One of the best things for a music fan is finding an album that comes totally out of left field and just knocks your socks off. For me, Wild Mountain Nation has been that album. Blitzen Trapper is an experimental rock band with a multitude of stylistic shifts contained in this album’s 34 minutes; the band revels in throwing curveballs at every turn. It’s got so much going on that the trip can be exhausting. However, even if the wild ride proves too jarring, there are qualities that can make this a useful album for discussions about music today.
For instance, if a friend ever gives you a hard time about rock music being too predictable nowadays, that there’s nothing new, play them this album. It’s innovative enough to definitively prove them wrong. It utilizes elements of classic rock, math rock, country, metal, noise, eletronica and bluegrass in its base. You could split at least one track off this album and give it to a fan of each of those styles, and they’d think you’d discovered some great new artist.
They’d be right, but then they might hate most of the rest of the album.
This is an album that shows that the distance between classic rock and indie rock isn’t as great as you may think. While the transitions can be interesting, the vibe of the album’s listening experience is never thrown too far out of whack, and these styles actually sit next to one another comfortably.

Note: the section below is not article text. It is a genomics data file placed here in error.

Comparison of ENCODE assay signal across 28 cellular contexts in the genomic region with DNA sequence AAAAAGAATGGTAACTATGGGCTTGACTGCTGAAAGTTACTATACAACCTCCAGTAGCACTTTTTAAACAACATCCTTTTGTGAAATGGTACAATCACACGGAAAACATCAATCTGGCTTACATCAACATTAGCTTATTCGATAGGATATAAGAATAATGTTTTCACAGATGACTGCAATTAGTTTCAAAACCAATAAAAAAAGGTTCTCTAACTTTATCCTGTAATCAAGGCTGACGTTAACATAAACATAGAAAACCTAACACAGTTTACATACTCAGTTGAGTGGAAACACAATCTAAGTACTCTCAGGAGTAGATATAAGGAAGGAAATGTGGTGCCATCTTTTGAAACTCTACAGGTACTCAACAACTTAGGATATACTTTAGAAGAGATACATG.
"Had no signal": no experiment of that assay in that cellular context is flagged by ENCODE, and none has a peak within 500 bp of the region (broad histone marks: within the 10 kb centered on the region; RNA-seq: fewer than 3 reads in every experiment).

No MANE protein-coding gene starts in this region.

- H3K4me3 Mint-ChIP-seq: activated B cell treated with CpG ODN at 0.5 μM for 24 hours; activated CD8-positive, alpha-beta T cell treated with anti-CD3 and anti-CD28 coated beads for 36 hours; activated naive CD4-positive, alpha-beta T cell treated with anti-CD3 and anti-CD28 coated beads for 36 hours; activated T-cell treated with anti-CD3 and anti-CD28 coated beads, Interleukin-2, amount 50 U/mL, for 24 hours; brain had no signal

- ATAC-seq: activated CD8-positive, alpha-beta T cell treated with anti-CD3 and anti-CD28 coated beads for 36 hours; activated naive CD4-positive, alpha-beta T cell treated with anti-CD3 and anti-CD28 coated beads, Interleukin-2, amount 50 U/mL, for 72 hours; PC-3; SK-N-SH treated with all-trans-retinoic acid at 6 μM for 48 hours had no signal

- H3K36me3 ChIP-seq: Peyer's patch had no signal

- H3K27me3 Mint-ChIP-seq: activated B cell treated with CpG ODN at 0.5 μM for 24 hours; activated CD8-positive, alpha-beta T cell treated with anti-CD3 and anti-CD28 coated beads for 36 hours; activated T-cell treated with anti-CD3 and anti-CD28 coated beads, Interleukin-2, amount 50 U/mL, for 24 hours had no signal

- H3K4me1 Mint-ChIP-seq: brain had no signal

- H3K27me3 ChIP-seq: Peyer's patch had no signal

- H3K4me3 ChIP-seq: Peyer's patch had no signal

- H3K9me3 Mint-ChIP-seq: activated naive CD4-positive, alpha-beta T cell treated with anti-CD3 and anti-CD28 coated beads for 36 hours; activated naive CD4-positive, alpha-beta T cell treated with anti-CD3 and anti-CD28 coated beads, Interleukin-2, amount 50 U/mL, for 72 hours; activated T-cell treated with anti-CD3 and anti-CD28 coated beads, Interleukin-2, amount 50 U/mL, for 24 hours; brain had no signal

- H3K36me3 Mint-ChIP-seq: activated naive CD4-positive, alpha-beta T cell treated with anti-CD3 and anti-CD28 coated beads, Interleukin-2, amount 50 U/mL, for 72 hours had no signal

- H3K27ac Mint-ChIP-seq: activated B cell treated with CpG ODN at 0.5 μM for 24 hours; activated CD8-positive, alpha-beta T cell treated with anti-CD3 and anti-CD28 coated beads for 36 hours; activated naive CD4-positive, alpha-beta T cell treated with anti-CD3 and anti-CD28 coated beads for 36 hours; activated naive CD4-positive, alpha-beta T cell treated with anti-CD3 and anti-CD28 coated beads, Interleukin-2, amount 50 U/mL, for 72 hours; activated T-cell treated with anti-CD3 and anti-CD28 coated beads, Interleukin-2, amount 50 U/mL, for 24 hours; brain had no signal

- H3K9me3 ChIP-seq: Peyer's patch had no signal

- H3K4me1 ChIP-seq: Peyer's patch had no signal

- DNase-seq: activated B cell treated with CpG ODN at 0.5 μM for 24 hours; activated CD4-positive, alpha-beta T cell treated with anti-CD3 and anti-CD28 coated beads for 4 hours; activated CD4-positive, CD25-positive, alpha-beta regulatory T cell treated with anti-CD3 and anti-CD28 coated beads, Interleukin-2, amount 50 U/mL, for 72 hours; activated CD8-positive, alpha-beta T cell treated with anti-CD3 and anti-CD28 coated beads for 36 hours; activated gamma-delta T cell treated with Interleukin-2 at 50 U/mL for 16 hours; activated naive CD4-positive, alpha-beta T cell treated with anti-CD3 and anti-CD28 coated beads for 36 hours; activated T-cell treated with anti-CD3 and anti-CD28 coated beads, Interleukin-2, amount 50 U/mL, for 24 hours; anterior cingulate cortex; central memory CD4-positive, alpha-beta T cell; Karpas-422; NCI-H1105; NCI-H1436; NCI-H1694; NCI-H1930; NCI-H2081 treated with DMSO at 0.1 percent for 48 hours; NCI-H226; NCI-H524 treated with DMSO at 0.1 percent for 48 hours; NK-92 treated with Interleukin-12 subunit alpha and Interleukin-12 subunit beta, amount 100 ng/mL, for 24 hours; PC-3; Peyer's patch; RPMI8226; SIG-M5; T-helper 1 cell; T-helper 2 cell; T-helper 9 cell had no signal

With the backbones of prior generations of modern music so well defined, music fans today grow up with the products of certified legends like Johnny Cash, Led Zeppelin, the Beatles, Motown, etc., and they can (and often do) throw them all onto an iPod and hit shuffle. Fusion of style is a natural byproduct of this process, and interesting juxtapositions such as those contained in Wild Mountain Nation are the end result. Of course, one could argue that Kid Rock is another example of this result, so…you win some, you lose some.
The diveristy of styles on Wild Mountain Nation may be labeled a gimmick, but that would only be true if the band didn’t pull them off successfully. There are few truly weak songs on this album and a lot of flat-out great ones.
The jumping in and out of styles, and variety of sounds, makes this record a wild ride when listened to as a whole, which, to me, is a great way to make the “album” relevant in today’s singles-dominated landscape. The positive reaction to this album got the band picked up by Sub Pop, and I, for one, am very interested to hear what they’ll come up with next.
MySpace: Blitzen Trapper.